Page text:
Deskside Reference Guide

Role of WIC Staff.
ROLE OF WIC STAFF At each certification and mid-certification appointment, give parents the opportunity to complete the age-appropriate checklist. The checklist may also be used during other regular appointments and any time a parent or WIC staff has a concern or questions about a child’s development.

Have the parent complete a checklist for each child being certified that day; if the child is between checklist ages, use the younger checklist. If the child was born prematurely, use the corrected age.

Refer the parent for follow-up if indicated. If allowed by your state, the referral can be noted in the electronic data system. See details in the purple box below.


  1. “You may have noticed the pictures on the walls and floor about developmental milestones. Tracking how (child’s name) plays, speaks, learns, acts and moves for his/her age is just as important as measuring his/her height and weight.”
  2. “So, we are using this checklist to help track your child’s development.”
  3. “Let’s go through this developmental milestone checklist now to see how ______is doing on his/her milestones. Let’s answer these first two questions together. Does ______ (read first item on checklist)? Does ______ (read second item)?”
  4. “Go through the rest of the checklist and let me know if you have any questions. Start by putting ______’s name and age on top, along with today’s date.”
Be sure the parent writes the child’s name, age, and the date on the checklist and completes both columns of the checklist. Provide assistance if needed. Then review the checked boxes to determine next steps.
Be sure the parent writes the child’s name, age, and the date on the checklist and completes both columns of the checklist. Provide assistance if needed. Then review the checked boxes to determine next steps:
  1. ALL milestone boxes are checked AND
  2. NO purple boxes are checked AND
  3. NO written parental concerns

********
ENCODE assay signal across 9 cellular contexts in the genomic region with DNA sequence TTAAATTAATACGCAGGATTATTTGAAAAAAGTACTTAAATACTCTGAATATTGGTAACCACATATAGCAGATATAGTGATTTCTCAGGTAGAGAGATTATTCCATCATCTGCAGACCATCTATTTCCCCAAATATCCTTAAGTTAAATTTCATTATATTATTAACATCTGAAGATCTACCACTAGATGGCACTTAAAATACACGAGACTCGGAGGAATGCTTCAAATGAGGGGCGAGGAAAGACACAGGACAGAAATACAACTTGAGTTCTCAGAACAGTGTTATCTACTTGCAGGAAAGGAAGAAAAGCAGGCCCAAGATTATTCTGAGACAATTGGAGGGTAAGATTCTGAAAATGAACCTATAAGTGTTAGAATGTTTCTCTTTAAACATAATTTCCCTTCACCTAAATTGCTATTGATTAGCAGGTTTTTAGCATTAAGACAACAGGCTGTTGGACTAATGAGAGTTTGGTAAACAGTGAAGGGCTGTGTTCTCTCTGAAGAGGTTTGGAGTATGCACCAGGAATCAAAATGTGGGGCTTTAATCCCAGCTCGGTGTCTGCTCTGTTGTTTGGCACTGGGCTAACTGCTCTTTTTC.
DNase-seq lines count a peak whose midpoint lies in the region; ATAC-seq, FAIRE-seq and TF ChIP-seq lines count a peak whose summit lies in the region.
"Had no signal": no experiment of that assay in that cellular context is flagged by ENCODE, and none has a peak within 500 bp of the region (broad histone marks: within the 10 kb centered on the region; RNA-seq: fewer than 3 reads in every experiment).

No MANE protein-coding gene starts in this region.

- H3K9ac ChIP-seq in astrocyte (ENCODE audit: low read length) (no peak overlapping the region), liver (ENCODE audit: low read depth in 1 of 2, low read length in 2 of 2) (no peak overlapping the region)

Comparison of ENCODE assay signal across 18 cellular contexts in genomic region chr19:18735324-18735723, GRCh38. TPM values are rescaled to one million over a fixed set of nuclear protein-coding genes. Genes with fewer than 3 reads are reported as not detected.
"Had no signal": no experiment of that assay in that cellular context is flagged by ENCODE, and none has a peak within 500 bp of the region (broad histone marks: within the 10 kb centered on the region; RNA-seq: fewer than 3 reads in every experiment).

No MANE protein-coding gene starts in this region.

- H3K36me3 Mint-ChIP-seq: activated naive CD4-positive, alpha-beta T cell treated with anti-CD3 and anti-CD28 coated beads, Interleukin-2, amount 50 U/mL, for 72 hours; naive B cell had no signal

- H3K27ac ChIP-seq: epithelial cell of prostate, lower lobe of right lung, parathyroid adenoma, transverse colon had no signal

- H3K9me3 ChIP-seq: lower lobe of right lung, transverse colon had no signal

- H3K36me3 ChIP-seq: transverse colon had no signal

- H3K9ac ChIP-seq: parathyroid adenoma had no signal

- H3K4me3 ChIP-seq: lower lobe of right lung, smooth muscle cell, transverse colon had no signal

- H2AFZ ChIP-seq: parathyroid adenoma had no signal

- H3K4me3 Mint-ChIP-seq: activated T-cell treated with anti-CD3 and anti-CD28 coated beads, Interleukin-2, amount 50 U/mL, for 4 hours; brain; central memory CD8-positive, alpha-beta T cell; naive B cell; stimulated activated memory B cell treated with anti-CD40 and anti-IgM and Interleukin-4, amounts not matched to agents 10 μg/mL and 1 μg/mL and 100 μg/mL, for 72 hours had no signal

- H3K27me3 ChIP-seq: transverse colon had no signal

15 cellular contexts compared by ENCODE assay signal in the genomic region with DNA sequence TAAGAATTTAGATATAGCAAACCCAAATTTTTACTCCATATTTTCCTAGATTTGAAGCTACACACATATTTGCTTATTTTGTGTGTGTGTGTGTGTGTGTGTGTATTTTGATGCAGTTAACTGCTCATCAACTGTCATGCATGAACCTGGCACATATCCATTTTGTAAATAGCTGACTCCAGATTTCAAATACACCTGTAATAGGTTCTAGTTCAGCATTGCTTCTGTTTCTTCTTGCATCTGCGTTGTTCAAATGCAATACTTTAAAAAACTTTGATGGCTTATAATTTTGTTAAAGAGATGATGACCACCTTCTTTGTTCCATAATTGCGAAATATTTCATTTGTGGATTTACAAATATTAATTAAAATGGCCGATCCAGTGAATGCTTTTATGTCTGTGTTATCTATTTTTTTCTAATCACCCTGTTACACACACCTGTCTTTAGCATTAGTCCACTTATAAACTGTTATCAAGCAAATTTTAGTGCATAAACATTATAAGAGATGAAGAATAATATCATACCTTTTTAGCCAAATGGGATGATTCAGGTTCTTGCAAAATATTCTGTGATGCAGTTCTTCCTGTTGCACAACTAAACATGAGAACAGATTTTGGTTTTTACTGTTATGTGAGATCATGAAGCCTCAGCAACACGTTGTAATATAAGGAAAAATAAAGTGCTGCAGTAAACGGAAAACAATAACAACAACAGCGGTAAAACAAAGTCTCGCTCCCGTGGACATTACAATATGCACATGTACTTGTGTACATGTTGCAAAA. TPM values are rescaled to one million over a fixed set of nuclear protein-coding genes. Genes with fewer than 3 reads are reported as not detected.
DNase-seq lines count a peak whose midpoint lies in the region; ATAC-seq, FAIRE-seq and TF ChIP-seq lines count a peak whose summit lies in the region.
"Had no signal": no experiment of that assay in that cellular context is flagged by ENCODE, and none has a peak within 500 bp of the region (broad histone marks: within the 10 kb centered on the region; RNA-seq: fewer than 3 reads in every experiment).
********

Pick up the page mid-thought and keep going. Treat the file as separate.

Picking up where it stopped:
1. 1 or more milestone box is NOT checked OR
  2. 1 or more purple box IS checked OR
  3. Written parental concerns


“It looks like _________ is on track for meeting these developmental milestones.” “It would be a good idea to talk with your health care provider about this checklist. I really care about what the doctor has to say about ____________’s development.”
“Take this checklist home with you and share it with your family and ____’s doctor so they can see how great _______ is doing.” “Please call ____________’s health care provider to schedule a follow-up appointment for developmental screening.”
“If you have a smart phone, you can download a free app called CDC’s Milestone Tracker to keep tracking milestones until your next visit.” “I am going to turn this checklist over and write ________’s health care provider’s name on it so that he/she knows exactly what you want to talk about.”
“If you ever have any concerns or questions about _________’s development, be sure to talk to the doctor.”  “I want to know what the health care provider has to say the next time you come for your (date) WIC appointment.”
Give the checklist to the parent.


NOTE: If the parent answered the question about parent concerns at the bottom of the checklist, use your clinical judgment to determine if the child should be referred to their doctor or for other community services.

Check for understanding.